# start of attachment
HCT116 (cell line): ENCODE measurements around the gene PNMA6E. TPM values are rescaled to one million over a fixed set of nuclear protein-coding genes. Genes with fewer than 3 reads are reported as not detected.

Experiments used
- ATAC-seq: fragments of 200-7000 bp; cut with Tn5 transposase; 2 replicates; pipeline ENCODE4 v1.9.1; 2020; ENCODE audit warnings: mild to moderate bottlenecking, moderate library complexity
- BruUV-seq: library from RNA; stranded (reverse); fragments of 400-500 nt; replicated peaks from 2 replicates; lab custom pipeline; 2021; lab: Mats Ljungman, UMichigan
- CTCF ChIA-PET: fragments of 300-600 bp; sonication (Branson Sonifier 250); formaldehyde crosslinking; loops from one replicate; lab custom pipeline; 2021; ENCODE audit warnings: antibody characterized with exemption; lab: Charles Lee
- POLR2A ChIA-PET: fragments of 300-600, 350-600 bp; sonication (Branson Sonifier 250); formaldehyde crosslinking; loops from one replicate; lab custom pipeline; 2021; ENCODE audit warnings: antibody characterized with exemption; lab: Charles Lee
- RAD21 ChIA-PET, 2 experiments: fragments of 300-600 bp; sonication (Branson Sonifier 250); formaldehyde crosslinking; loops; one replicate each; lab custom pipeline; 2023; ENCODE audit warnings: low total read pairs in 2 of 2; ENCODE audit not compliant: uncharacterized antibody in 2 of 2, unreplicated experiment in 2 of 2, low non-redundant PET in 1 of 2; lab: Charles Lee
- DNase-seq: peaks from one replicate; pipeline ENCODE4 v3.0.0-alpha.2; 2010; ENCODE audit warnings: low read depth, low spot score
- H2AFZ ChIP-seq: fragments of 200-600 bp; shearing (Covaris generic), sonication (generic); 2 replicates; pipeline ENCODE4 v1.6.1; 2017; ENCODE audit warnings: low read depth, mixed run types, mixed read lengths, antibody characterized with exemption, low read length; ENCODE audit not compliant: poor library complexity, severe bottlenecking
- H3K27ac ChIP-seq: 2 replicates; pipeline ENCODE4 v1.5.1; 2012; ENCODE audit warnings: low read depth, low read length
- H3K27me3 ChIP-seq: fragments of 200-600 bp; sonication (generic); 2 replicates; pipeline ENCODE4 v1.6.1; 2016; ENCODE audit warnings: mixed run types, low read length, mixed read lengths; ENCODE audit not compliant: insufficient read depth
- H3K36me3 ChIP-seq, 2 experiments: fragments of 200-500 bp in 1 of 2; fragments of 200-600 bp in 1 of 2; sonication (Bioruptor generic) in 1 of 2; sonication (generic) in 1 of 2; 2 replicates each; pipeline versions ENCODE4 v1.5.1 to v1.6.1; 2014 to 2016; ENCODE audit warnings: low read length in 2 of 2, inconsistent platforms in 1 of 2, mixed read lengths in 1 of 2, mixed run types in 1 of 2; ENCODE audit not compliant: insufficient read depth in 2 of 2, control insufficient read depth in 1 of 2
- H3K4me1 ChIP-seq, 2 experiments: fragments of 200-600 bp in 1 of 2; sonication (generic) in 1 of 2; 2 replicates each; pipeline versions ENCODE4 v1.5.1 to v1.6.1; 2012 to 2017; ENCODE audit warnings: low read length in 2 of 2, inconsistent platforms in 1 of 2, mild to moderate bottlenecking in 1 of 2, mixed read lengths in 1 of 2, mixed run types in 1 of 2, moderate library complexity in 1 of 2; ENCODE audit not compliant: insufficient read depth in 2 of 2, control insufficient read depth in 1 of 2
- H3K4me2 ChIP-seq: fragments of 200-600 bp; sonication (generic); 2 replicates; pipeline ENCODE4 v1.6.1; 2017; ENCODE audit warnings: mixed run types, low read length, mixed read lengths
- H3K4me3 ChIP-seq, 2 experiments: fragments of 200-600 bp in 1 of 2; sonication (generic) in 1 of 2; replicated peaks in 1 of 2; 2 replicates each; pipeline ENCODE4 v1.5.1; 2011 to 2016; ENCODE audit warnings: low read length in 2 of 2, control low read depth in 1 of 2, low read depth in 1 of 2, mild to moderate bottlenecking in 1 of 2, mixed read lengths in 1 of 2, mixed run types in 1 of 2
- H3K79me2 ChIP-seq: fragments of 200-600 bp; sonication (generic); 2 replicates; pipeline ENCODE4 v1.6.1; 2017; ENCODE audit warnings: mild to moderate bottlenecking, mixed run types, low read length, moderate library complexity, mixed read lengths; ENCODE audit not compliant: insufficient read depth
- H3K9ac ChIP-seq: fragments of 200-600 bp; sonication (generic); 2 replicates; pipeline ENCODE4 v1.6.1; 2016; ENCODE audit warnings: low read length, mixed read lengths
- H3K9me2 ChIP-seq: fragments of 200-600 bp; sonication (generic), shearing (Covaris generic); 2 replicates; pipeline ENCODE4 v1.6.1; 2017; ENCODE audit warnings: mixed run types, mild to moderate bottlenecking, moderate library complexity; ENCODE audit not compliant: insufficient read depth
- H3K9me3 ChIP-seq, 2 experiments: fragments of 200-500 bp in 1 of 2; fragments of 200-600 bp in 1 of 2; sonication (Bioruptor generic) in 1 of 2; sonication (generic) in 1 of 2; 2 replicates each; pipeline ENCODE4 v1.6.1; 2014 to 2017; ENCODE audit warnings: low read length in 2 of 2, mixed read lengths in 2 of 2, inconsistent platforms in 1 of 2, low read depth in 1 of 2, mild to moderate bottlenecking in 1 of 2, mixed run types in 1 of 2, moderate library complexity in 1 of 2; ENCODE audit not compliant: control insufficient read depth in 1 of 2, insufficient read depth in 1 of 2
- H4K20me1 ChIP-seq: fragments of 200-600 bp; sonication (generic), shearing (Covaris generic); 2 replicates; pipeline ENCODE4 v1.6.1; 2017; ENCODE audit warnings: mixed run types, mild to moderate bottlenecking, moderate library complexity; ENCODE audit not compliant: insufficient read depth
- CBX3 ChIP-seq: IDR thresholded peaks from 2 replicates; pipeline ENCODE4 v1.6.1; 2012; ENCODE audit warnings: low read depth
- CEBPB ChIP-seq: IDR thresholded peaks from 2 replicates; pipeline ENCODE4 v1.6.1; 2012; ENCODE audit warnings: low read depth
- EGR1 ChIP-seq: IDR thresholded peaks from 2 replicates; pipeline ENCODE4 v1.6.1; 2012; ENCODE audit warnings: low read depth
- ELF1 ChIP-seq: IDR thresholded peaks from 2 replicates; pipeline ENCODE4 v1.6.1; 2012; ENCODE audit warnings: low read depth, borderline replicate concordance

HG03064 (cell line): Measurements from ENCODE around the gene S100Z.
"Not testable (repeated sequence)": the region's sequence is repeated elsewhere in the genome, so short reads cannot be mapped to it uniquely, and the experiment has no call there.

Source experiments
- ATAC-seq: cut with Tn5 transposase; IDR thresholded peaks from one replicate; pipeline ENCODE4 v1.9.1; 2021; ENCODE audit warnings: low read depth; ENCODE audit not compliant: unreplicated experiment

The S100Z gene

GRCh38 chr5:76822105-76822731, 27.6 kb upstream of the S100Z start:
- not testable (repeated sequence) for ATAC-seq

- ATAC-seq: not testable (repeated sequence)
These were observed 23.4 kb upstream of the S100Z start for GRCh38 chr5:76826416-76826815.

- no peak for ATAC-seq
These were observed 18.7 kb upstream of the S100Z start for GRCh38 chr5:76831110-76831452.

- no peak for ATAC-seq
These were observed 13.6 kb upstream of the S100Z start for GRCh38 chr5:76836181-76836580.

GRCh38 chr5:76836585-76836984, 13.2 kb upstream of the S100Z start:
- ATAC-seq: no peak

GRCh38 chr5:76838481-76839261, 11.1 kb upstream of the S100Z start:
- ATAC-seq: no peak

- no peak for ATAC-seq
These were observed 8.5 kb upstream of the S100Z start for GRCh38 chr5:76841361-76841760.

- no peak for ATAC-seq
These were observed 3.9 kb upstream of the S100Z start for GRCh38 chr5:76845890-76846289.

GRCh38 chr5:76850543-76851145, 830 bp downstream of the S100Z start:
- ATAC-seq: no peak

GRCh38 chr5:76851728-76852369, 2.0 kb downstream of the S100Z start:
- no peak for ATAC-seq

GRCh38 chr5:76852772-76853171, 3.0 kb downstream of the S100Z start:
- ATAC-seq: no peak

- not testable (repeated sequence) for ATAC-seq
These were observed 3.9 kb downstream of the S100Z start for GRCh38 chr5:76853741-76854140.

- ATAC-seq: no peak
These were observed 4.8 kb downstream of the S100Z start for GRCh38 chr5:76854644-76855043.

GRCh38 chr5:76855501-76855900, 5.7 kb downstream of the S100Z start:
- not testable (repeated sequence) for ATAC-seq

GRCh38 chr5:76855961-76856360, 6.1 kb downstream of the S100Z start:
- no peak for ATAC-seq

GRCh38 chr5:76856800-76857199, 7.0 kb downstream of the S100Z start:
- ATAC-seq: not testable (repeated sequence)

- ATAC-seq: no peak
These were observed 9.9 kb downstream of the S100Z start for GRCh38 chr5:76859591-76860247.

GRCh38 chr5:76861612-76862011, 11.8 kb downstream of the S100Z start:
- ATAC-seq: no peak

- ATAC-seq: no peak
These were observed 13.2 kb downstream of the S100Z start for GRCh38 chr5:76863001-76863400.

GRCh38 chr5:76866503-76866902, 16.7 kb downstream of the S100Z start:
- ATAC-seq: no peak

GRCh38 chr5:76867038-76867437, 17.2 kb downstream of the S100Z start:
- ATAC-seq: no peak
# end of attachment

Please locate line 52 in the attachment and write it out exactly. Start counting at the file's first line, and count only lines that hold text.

- not testable (repeated sequence) for ATAC-seq